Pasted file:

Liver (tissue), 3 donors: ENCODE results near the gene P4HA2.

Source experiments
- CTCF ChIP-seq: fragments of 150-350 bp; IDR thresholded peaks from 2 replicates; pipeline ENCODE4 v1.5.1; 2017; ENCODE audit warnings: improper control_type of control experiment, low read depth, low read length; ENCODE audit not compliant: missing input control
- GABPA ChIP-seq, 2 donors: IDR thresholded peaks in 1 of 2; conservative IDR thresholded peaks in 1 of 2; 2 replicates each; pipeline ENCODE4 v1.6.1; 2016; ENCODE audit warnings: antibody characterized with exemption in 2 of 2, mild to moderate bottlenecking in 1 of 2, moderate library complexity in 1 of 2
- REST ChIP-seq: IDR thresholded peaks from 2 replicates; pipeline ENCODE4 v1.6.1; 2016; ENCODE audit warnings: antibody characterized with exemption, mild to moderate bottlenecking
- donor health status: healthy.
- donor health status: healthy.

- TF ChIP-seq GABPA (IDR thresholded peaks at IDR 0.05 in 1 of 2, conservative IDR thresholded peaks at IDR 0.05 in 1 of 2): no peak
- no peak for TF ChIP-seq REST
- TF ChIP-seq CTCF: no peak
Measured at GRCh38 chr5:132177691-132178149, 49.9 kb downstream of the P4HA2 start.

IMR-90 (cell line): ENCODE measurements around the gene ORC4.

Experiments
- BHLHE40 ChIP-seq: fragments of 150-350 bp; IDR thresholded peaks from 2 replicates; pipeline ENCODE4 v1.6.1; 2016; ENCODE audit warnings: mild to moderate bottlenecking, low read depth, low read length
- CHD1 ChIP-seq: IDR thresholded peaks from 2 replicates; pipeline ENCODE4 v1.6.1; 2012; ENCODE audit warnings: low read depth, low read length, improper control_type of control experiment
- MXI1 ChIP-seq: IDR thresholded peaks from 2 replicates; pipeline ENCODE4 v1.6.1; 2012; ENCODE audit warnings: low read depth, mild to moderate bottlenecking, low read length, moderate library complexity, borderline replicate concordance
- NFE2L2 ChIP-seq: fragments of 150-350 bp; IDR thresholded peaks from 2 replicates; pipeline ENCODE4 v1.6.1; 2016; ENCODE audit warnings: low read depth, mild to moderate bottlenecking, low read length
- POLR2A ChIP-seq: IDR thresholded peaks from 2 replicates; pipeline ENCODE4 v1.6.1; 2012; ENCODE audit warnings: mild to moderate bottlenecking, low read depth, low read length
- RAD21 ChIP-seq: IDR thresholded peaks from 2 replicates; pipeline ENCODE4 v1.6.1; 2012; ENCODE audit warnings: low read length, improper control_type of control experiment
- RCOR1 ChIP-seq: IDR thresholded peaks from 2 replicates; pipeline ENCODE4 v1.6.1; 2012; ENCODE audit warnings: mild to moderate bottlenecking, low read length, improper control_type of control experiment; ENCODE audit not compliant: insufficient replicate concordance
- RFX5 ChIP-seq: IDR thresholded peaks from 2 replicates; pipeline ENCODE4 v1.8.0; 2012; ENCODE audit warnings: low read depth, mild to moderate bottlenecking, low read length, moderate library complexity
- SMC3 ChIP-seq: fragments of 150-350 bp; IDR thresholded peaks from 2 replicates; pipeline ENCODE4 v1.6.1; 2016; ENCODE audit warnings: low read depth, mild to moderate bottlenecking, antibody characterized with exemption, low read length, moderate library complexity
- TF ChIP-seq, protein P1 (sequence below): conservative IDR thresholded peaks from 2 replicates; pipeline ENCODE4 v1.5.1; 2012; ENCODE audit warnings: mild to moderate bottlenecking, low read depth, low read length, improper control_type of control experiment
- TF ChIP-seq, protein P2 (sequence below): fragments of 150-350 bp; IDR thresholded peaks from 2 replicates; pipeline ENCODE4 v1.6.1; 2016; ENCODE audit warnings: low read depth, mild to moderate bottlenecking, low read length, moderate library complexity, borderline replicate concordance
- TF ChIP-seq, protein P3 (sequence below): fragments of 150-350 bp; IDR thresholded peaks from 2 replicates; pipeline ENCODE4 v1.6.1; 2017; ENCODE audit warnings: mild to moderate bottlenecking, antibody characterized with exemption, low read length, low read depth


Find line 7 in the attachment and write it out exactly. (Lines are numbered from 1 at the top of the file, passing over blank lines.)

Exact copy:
- donor health status: healthy.